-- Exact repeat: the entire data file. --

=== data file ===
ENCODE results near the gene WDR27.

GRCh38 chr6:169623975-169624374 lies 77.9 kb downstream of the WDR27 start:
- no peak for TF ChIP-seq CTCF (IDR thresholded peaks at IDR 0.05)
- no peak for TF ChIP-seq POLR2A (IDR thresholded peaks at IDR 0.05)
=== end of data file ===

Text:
ENCODE results near the gene WDR27.

GRCh38 chr6:169623975-169624374 lies 77.9 kb downstream of the WDR27 start:
- no peak for TF ChIP-seq CTCF (IDR thresholded peaks at IDR 0.05)
- no peak for TF ChIP-seq POLR2A (IDR thresholded peaks at IDR 0.05)